'They will be dealing with all of the things we encounter to obfuscate data,' said James Christy, director of the Cyber Crime Institute of the Defense Cyber Crime Center, in announcing the Challenge at the Black Hat Briefings. One of the center's primary jobs is to provide forensics services for criminal investigations.

'We're trying to stimulate some research into tools and processes for data recovery,' Christy said. 'We in law enforcement don't have much money for R&D.'
A panel of 10 current and former federal IT security officials discussed the challenge the government faces in securing its IT systems. So far, they said, agencies are scrambling just to keep up with threats.

Robert Lentz, director of information assurance in the Office of the Secretary of Defense, described DOD's departmentwide information assurance platform as the most sophisticated in the world, but not quite good enough.

'We're spending about $2.2 billion a year building this platform now, and that probably still isn't enough to keep up with the threat,' he said.
Being in a defensive posture means that it will always be difficult to catch up with the attackers, Christy said.

'We'll always be behind the power curve,' he said. 'The bad guys are coming at us at light speed. It could be a lethal engagement.'

The challenge issued by DC3 will be to extract data that's either hidden or sitting on damaged media such as floppies, CDs and DVDs. The challenge will include steganography, password cracking and image analysis.

The contest is open to teams of up to four U.S. citizens living in the United States. They can register online at www.dc3. mil/challenge. Teams will have to submit a copy of each proprietary tool used to recover data, but will retain rights to those tools. Registration began Aug. 1 and challenges will be sent to teams on Sept. 1. Results must be submitted by Dec. 1.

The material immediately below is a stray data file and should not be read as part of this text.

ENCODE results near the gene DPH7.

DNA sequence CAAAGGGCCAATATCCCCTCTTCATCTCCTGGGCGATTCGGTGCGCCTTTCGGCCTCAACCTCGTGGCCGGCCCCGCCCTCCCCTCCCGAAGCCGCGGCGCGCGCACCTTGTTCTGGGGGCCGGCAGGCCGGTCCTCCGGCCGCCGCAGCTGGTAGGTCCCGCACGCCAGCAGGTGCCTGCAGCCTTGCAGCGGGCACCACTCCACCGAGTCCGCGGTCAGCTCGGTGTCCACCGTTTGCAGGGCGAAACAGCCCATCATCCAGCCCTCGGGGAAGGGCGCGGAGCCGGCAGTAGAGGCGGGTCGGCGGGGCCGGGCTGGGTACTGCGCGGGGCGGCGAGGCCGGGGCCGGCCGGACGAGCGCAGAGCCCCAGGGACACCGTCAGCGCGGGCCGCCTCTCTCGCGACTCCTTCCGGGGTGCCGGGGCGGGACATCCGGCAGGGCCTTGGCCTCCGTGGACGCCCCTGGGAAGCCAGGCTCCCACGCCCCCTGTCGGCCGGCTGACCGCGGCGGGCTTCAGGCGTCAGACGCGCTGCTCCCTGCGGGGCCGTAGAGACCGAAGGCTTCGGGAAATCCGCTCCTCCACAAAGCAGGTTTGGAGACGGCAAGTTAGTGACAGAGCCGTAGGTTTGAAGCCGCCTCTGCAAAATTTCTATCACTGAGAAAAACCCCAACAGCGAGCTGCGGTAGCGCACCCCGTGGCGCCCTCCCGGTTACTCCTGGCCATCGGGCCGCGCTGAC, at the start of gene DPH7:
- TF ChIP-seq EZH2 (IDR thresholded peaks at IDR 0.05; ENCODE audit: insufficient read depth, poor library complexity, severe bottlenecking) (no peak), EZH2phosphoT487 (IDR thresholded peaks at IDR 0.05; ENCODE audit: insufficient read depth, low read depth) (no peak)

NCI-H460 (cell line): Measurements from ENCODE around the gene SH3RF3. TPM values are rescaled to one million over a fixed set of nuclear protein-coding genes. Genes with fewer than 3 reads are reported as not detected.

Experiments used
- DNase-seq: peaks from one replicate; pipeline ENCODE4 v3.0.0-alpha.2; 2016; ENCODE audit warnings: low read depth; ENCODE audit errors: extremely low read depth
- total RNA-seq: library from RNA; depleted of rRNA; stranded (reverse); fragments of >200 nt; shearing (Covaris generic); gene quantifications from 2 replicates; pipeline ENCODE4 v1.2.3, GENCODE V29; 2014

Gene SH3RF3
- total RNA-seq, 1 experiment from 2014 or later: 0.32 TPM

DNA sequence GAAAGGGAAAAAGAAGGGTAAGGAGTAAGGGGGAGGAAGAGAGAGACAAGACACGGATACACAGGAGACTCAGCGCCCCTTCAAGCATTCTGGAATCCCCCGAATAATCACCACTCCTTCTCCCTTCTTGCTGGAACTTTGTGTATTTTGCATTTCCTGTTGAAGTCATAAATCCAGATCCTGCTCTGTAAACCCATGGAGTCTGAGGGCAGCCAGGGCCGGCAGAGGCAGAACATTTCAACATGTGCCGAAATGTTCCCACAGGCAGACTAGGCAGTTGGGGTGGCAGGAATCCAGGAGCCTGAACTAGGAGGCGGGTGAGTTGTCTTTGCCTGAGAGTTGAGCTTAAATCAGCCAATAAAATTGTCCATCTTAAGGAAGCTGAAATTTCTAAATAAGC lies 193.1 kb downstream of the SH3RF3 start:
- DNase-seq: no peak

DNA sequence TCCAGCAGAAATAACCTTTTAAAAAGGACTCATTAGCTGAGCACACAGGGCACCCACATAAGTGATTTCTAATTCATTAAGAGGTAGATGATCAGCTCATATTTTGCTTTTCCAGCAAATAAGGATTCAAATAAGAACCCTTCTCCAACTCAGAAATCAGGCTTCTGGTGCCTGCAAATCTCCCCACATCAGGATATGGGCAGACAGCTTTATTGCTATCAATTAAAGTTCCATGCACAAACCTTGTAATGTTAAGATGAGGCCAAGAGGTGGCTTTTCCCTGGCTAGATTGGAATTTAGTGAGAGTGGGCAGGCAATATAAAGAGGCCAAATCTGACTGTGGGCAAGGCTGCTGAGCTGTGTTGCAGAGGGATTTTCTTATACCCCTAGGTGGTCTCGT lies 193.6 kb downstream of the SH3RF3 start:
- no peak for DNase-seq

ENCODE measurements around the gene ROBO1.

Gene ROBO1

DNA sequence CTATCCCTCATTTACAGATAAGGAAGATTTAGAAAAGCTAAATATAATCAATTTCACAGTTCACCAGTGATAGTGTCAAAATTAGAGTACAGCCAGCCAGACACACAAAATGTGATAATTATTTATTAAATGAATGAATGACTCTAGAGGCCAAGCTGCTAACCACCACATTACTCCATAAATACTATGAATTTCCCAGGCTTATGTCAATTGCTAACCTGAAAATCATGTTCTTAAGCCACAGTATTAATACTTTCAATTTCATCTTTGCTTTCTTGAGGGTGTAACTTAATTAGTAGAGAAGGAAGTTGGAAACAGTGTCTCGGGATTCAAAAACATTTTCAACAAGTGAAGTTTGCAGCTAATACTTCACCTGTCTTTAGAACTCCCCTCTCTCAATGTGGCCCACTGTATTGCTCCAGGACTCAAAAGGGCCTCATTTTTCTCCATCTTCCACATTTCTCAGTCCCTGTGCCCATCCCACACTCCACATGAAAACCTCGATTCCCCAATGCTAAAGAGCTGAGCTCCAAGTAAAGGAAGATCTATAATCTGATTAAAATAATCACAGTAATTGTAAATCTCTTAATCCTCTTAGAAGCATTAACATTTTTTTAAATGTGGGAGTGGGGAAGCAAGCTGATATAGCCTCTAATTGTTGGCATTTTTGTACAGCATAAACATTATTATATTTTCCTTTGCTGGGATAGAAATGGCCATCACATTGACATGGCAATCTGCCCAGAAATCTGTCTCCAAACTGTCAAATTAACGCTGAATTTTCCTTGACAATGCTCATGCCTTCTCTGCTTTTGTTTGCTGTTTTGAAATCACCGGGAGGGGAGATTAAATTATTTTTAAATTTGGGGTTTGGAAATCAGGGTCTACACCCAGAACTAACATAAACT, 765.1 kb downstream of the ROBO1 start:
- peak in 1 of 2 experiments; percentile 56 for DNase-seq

Winning the war on spyware?

The good news from the war on spyware is that there seems to be less support for organizations that engage in the questionable behavior of installing adware on the computers of unsuspecting users.

'We're starting to see more of a distinction between what is and is not spyware,' said Ari Schwartz, deputy director of the Center for Democracy and Technology. That distinction has resulted in enforcement of existing laws against spyware distributors at both the state and federal levels.

But the bad news is that as the gray hats are weeded out, the real bad guys are left with the field to themselves. 'We're seeing a lot more cases of keystroke loggers,' Schwartz said. 'There is no question that all of this has to do with money.'

Schwartz moderated a panel discussing the threat of spyware during the Black Hat Briefings. The CDT coordinates the Anti-Spyware Coalition industry group. In the past year the coalition has grown to 40 companies, including Internet, hardware and software heavyweights such as America Online, Dell Corp. and Microsoft Corp., as well as public interest groups such as the Samuelson Law, Technology and Public Policy Clinic at the University of California, Berkeley School of Law.

There have been calls for anti-spyware legislation, but it has been difficult to say just what spyware was. That question has been answered in large part by applying existing laws on fraud and deception rather than by crafting new legislation.
Federal laws brought to bear against spyware in the past year include the Federal Trade Commission Act, the Electronic Communications Privacy Act and the Computer Fraud and Abuse Act; along with a number of state fraud laws.

According to the Center for Democracy and Technology, FTC has initiated six spyware cases, resulting in orders for $6.2 million in forfeitures; the Justice Department has prosecuted 11 criminal cases, resulting in $307,100 in fines and forfeitures, and sentences of up to five years probation; and the states of New York and Washington have secured judgments totaling more than $8 million. Additional cases are pending.

What's left are the unequivocal bad guys who are using tools such as keyloggers to steal passwords, account information and other valuable data. Those threats are not likely to disappear soon.

'It seems like it's going to exist for the foreseeable future, because so much of it exists underground,' Schwartz said. 'It's going to take a long time to clean that up.'